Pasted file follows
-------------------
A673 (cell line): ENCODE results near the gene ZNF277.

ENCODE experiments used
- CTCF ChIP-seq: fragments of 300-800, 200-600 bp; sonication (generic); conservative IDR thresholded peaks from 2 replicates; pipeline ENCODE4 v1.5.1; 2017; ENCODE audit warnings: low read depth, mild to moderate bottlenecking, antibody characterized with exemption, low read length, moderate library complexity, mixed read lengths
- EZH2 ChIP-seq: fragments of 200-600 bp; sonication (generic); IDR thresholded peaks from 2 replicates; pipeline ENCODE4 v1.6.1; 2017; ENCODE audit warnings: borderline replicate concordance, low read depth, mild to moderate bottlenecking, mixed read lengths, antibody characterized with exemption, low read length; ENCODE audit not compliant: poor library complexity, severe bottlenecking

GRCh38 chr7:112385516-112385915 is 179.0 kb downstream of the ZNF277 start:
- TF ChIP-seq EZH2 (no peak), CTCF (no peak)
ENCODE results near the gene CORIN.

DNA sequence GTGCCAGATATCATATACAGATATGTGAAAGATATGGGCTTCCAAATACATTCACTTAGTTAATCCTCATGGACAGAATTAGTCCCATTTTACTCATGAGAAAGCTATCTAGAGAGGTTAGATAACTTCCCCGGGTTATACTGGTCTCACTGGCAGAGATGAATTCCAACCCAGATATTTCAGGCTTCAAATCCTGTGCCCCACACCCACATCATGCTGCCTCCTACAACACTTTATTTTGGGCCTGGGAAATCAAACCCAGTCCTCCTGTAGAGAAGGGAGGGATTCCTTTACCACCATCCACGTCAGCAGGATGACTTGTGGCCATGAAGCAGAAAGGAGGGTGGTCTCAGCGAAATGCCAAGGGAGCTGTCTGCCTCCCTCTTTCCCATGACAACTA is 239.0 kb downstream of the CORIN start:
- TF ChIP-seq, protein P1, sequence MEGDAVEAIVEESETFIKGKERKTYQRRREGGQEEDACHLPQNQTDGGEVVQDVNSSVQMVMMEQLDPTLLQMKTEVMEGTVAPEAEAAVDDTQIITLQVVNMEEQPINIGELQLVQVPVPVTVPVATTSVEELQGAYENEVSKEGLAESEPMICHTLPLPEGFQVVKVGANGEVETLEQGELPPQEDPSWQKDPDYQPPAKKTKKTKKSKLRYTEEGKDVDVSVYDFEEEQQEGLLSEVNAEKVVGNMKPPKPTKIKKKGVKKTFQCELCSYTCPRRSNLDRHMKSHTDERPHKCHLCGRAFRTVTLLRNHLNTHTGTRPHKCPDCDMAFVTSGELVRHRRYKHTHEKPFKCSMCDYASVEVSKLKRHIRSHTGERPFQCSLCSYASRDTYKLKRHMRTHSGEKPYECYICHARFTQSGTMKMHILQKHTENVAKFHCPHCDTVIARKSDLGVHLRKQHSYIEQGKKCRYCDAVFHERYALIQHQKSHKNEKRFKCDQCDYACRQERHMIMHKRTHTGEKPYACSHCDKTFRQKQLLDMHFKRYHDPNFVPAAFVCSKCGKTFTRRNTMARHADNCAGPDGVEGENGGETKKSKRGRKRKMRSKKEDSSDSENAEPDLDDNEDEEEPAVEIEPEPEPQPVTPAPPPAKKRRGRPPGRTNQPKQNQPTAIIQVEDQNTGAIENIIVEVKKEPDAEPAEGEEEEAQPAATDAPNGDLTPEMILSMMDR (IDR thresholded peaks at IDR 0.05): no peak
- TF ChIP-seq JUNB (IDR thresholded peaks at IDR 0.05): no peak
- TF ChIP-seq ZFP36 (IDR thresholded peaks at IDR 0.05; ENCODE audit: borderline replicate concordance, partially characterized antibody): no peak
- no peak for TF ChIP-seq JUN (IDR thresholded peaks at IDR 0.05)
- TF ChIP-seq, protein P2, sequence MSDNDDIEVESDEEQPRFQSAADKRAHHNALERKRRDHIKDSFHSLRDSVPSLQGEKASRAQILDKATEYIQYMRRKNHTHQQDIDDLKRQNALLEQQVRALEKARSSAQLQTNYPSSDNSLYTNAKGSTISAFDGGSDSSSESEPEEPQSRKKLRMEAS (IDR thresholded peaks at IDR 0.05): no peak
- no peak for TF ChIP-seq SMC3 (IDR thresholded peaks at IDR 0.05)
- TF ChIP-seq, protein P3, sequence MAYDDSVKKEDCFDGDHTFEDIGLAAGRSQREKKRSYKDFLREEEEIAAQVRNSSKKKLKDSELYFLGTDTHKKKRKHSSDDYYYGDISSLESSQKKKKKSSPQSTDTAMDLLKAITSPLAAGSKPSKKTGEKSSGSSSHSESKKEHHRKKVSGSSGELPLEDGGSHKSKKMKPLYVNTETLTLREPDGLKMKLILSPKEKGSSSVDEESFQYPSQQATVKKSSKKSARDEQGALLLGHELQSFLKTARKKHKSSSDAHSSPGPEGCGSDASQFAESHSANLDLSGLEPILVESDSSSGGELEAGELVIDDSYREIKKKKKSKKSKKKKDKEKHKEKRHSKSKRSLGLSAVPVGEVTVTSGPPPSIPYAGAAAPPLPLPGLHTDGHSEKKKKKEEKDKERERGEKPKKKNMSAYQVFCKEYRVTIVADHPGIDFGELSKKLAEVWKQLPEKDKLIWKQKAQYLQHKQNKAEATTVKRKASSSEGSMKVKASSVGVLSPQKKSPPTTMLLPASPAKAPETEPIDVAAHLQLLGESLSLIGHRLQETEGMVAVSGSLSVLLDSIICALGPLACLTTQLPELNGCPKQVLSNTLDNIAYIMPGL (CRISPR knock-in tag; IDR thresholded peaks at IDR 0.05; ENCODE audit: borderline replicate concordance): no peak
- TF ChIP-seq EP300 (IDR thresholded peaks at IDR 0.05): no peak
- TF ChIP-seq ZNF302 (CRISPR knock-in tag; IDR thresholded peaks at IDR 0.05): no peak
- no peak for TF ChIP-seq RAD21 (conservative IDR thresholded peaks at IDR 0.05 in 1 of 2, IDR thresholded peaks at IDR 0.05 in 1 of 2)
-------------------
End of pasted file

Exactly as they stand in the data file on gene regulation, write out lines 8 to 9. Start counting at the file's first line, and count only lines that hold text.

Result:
DNA sequence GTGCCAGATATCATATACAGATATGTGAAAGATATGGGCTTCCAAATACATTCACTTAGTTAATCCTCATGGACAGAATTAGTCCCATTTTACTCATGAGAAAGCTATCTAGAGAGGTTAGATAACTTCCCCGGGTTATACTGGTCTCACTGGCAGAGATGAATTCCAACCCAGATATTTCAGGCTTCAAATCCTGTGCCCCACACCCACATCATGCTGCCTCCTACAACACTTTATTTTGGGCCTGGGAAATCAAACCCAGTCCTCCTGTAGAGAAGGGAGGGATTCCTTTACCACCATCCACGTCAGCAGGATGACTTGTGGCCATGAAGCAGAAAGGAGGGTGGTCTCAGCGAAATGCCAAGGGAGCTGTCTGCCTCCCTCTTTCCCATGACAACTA is 239.0 kb downstream of the CORIN start:
- TF ChIP-seq, protein P1, sequence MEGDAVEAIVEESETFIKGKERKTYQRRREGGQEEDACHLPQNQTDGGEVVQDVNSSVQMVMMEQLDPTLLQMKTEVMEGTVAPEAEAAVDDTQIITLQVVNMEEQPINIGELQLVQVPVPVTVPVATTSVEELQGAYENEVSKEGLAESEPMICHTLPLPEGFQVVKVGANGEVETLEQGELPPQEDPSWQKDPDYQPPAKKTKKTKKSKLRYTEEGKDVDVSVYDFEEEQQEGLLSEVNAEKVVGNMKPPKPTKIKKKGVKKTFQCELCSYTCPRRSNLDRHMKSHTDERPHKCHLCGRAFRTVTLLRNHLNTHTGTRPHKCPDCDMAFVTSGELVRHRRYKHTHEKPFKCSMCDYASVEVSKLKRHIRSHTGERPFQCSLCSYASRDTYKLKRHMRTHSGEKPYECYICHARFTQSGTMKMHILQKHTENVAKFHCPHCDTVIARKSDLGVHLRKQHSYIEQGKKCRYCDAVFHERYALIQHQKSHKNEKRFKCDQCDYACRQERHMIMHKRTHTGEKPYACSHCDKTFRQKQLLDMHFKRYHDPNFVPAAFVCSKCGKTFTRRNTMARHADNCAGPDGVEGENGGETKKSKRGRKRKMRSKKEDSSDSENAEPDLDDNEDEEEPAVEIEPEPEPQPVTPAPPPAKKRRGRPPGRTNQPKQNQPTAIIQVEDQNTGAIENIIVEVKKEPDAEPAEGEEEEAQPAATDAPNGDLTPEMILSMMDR (IDR thresholded peaks at IDR 0.05): no peak